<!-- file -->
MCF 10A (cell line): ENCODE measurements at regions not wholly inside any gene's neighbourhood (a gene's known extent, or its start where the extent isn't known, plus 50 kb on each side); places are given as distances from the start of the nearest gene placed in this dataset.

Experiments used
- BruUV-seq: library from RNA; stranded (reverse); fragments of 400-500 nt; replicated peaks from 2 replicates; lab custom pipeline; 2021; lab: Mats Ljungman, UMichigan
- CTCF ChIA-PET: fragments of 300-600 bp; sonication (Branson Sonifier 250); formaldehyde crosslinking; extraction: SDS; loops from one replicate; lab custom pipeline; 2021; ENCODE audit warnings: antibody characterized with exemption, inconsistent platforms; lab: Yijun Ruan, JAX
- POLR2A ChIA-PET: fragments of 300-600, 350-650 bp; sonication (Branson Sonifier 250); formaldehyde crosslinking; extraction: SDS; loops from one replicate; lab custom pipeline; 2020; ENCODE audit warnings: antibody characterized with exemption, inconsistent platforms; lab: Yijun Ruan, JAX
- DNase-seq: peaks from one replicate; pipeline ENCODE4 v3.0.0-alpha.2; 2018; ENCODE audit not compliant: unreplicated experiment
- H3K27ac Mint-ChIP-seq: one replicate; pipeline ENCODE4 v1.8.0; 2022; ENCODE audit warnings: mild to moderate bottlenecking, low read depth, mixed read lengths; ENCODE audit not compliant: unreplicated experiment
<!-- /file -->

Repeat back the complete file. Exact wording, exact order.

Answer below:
MCF 10A (cell line): ENCODE measurements at regions not wholly inside any gene's neighbourhood (a gene's known extent, or its start where the extent isn't known, plus 50 kb on each side); places are given as distances from the start of the nearest gene placed in this dataset.

Experiments used
- BruUV-seq: library from RNA; stranded (reverse); fragments of 400-500 nt; replicated peaks from 2 replicates; lab custom pipeline; 2021; lab: Mats Ljungman, UMichigan
- CTCF ChIA-PET: fragments of 300-600 bp; sonication (Branson Sonifier 250); formaldehyde crosslinking; extraction: SDS; loops from one replicate; lab custom pipeline; 2021; ENCODE audit warnings: antibody characterized with exemption, inconsistent platforms; lab: Yijun Ruan, JAX
- POLR2A ChIA-PET: fragments of 300-600, 350-650 bp; sonication (Branson Sonifier 250); formaldehyde crosslinking; extraction: SDS; loops from one replicate; lab custom pipeline; 2020; ENCODE audit warnings: antibody characterized with exemption, inconsistent platforms; lab: Yijun Ruan, JAX
- DNase-seq: peaks from one replicate; pipeline ENCODE4 v3.0.0-alpha.2; 2018; ENCODE audit not compliant: unreplicated experiment
- H3K27ac Mint-ChIP-seq: one replicate; pipeline ENCODE4 v1.8.0; 2022; ENCODE audit warnings: mild to moderate bottlenecking, low read depth, mixed read lengths; ENCODE audit not compliant: unreplicated experiment